Govt is considering amendment to allow voluntary use of Aadhaar for eKYC
Industry watchers say that problem will continue if laws only focus on banks
Fintech players have been looking for alternative means for eKYC
As the government mulls alternatives to Aadhaar-based verification, fintech players are requesting the Ministry of Electronics and Information Technology (MietY) to include them in any amendments to Aadhaar laws.
The news comes as the central government is set to introduce new amendments in the parliament which will allow voluntary use of Aadhaar details.
If the amendment only includes banks and not the online players, then the problem of lengthy and costly Know Your Customer (KYC) processes will not be solved, a media report said.
After the Supreme court banned the private companies from accessing Aadhaar-related services in August, government agencies, fintech and telecom players have been looking to find an alternative for electronic know-your-customer (eKYC) process which is the cheapest and fastest way for customer verification.
While the Department of Telecom (DoT) suggested the telecom companies use live photograph and customer acquisition form (CAF) as an eKYC alternative, the Reserve Bank of India (RBI) is considering the use of live video verification by the fintech companies.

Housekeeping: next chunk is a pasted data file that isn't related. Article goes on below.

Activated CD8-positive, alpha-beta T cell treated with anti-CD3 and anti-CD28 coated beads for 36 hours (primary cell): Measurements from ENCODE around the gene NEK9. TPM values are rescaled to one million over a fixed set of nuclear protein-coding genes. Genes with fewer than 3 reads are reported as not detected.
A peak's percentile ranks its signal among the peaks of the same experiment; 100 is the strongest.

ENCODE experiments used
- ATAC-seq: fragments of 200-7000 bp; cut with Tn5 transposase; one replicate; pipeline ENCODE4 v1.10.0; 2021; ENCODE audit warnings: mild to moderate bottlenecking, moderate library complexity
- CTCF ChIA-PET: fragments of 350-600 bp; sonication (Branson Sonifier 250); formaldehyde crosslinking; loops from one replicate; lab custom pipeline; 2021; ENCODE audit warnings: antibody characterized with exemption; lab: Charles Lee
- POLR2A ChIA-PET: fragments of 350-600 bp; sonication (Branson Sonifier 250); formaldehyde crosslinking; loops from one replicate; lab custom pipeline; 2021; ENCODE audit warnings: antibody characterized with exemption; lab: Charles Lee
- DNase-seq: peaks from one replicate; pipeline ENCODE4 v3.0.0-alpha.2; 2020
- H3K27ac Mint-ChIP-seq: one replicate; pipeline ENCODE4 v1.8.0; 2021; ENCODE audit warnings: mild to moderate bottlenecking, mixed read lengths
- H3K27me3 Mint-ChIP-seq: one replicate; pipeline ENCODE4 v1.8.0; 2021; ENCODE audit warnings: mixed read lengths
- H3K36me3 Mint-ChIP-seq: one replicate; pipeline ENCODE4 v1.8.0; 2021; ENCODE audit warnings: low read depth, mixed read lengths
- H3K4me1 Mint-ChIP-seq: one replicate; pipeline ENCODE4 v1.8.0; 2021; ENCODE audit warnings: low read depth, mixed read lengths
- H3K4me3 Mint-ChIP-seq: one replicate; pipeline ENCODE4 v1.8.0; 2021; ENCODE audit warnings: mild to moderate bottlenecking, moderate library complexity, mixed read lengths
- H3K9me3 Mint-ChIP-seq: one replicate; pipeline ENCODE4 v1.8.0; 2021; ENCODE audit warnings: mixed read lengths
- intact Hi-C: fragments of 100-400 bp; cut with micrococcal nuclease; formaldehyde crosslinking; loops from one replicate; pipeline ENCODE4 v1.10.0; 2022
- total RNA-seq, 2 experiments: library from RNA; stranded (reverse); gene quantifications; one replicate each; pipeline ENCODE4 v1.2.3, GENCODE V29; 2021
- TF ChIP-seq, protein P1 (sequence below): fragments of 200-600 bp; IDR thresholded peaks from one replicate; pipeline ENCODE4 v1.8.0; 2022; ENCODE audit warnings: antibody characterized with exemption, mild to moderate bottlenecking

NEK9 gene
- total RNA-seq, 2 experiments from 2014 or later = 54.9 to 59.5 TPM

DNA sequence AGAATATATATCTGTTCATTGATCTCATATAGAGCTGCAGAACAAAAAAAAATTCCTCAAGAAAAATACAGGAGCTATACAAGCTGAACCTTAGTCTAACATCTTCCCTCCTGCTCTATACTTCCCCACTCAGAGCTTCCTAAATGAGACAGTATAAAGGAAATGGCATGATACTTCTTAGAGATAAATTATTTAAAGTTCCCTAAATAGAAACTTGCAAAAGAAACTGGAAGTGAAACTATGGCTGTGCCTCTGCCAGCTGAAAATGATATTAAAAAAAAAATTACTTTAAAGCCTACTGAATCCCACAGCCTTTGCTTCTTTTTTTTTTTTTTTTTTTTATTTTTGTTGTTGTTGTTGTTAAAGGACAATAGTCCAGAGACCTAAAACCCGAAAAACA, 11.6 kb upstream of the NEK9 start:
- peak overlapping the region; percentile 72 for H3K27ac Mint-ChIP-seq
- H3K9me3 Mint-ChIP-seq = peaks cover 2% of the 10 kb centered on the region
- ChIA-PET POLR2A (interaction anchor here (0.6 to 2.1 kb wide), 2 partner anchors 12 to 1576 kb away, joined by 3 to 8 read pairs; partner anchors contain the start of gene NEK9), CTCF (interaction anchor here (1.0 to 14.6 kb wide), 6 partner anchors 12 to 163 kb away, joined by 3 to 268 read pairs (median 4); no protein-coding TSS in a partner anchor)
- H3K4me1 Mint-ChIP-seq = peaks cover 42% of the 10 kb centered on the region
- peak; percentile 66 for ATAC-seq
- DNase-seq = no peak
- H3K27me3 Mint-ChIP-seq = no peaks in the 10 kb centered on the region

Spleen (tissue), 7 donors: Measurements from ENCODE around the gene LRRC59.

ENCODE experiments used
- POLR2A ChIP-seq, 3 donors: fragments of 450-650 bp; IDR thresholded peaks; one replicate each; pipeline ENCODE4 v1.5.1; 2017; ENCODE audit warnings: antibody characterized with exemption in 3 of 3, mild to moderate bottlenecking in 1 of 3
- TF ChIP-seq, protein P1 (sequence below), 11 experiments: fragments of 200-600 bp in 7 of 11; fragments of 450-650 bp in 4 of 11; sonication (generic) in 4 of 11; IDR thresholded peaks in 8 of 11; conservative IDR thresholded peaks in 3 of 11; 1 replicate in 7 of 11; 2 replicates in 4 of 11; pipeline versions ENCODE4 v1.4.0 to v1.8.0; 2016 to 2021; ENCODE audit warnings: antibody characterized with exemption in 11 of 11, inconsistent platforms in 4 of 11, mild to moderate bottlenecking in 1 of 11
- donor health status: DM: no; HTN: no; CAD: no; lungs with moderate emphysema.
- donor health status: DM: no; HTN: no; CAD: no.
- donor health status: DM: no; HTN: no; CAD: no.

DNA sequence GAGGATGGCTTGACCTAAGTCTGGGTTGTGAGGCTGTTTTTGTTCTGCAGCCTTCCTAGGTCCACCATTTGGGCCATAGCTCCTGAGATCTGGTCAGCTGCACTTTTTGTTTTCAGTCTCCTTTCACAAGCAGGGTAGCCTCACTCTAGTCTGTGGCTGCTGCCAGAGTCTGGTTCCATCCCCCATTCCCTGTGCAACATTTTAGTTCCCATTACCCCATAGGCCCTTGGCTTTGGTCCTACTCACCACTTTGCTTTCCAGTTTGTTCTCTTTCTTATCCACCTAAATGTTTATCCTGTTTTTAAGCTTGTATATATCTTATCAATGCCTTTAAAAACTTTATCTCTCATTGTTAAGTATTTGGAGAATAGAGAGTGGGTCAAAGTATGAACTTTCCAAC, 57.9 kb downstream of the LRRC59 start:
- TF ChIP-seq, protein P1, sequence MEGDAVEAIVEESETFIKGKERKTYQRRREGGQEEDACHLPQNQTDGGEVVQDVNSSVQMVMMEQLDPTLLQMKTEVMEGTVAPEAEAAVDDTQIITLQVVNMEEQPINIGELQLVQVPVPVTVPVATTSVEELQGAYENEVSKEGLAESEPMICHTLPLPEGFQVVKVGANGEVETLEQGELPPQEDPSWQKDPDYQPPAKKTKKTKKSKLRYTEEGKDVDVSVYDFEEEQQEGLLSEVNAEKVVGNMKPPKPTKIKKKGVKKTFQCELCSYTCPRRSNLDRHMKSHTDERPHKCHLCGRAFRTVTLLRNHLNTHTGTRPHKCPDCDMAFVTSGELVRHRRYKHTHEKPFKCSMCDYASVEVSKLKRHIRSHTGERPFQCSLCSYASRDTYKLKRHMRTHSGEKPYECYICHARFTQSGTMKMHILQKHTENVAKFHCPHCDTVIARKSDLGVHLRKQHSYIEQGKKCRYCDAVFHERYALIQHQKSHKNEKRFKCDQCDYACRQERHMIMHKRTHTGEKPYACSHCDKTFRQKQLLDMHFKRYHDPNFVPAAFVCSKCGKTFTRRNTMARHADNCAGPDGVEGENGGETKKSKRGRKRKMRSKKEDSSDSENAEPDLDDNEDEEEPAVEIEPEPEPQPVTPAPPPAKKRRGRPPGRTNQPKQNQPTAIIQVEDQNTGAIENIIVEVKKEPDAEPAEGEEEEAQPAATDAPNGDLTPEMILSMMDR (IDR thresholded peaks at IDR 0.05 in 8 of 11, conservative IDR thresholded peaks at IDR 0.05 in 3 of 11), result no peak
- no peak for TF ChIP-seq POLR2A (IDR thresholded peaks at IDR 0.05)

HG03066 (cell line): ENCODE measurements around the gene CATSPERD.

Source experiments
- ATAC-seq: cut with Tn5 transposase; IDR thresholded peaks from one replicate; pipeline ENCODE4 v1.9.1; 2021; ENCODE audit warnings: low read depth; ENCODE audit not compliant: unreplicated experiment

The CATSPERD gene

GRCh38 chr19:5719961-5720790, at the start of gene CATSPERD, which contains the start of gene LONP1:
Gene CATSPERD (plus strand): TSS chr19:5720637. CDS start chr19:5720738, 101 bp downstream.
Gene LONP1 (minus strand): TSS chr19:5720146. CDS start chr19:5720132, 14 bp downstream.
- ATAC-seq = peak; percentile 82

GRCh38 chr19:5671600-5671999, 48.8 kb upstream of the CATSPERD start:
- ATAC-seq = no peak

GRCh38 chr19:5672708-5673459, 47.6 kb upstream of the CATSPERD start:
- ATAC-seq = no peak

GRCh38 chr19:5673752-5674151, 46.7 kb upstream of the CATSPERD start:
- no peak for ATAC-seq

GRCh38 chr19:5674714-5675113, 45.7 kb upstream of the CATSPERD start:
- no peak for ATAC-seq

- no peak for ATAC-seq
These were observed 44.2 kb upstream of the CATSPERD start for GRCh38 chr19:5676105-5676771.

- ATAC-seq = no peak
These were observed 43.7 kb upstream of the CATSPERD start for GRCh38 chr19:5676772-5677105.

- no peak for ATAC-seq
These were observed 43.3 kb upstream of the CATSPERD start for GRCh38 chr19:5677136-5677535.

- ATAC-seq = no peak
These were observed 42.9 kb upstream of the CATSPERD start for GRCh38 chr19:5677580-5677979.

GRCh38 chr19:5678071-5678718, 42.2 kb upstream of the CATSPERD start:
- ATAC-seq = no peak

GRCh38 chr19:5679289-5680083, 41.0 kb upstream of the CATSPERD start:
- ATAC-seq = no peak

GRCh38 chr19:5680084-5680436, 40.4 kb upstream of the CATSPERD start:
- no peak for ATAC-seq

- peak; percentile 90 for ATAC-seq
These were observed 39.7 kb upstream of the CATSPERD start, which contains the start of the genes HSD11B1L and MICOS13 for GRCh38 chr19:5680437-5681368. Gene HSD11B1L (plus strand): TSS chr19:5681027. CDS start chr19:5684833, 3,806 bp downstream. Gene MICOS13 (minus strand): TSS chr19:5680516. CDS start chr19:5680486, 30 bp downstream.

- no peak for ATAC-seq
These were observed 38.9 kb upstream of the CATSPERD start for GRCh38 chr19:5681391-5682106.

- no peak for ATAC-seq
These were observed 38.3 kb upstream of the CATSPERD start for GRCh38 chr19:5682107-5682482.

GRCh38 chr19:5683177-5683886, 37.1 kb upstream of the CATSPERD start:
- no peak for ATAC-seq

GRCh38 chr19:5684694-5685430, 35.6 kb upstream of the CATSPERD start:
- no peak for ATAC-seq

The government and the central bank are also considering the use of “offline Aadhaar” verification system which will operate on QR codes instead of biometric data.
However, the companies have voiced their concerns about the alternatives, stating that not only they will increase the company cost but setting up another verification method will be a time consuming process.
“After the Supreme Court verdict which has made Aadhaar Card voluntary for any KYC process, fintech firms have been staring at massive paperwork and increased customer acquisition cost,” said Vinay Kalantri, founder and managing director of TMW, a Mumbai-based digital payment company.
In order to solve the problem, the government is considering amendments in the Telegraph Act and Prevention of Money Laundering Act (PMLA) which proposes legal support for voluntary use of Aadhaar for opening bank accounts and getting sim cards.
While fintech players are strictly prohibited from asking for Aadhaar-related data from their users, the Unique Identification Authority of India (UIDAI) has stated that banks are allowed to continue with the Aadhaar-Enabled Payment System (AePS).
Further, fintech players are now also facing troubles from the banking sector after some of the leading players including HDFC, ICICI, Citi, Standard Chartered and others have opposed digital companies’ access to user banking history for credit scores and reward purposes.
At a time when the government is focusing on making India a digital economy the regulatory framework that is formed around the fintech space will play a major part in its growth.
[The development was reported by ET]